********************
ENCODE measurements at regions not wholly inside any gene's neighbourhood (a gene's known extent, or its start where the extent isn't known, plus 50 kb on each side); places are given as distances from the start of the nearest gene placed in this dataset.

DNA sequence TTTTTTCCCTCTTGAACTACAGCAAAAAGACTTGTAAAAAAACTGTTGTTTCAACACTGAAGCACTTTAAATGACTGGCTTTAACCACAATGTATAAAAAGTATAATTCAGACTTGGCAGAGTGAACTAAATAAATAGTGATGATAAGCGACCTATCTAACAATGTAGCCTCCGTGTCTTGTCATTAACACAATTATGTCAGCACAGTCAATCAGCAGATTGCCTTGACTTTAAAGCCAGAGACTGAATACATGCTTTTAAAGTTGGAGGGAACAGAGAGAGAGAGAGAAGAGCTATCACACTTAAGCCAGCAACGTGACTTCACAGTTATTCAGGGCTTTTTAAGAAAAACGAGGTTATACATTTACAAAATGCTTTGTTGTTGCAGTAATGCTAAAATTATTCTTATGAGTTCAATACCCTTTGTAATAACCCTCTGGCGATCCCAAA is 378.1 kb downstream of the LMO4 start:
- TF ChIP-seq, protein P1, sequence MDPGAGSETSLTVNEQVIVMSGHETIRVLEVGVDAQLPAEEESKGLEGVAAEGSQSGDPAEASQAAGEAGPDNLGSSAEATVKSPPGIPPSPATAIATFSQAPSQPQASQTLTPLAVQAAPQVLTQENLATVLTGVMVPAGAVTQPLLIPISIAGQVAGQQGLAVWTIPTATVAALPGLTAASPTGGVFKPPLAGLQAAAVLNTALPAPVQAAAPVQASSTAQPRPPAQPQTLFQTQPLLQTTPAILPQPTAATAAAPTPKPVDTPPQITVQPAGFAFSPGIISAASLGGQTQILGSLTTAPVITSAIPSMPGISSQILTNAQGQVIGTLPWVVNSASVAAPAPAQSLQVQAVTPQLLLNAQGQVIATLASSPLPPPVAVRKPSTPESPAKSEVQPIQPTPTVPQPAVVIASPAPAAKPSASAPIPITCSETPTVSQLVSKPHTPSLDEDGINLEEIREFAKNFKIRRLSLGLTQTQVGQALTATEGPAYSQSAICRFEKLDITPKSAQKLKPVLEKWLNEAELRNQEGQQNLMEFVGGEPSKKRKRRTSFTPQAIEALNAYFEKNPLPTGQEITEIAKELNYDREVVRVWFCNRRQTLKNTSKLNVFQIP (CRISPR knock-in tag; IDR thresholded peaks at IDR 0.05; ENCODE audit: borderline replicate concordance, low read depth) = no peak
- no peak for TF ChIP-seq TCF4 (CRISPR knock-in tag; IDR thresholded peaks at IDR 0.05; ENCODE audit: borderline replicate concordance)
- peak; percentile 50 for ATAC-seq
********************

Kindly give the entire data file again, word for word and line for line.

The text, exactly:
ENCODE measurements at regions not wholly inside any gene's neighbourhood (a gene's known extent, or its start where the extent isn't known, plus 50 kb on each side); places are given as distances from the start of the nearest gene placed in this dataset.

DNA sequence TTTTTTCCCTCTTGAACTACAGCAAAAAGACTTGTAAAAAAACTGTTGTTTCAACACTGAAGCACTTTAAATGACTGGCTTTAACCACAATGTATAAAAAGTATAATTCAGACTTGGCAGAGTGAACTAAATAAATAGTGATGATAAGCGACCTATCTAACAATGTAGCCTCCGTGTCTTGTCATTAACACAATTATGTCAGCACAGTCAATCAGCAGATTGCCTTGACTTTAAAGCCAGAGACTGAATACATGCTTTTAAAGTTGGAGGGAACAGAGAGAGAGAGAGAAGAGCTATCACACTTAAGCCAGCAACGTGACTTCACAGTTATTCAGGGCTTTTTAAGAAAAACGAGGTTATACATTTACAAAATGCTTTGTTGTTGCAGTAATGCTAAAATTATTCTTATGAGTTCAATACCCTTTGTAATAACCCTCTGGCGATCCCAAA is 378.1 kb downstream of the LMO4 start:
- TF ChIP-seq, protein P1, sequence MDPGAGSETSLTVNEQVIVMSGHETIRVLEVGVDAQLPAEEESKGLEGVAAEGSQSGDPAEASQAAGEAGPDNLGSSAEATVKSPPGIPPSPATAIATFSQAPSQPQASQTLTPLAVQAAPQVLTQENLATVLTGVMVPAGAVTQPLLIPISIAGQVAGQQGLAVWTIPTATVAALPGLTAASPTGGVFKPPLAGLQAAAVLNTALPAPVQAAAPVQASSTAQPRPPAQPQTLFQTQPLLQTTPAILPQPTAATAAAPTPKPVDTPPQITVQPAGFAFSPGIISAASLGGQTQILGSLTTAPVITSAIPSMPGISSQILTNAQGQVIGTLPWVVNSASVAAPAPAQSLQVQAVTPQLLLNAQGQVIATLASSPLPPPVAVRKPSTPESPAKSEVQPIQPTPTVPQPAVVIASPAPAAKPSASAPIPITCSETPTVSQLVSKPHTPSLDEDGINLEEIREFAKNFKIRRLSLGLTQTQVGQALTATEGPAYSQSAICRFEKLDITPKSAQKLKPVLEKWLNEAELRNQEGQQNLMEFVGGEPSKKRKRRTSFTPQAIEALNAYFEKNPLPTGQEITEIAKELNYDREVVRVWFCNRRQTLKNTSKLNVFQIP (CRISPR knock-in tag; IDR thresholded peaks at IDR 0.05; ENCODE audit: borderline replicate concordance, low read depth) = no peak
- no peak for TF ChIP-seq TCF4 (CRISPR knock-in tag; IDR thresholded peaks at IDR 0.05; ENCODE audit: borderline replicate concordance)
- peak; percentile 50 for ATAC-seq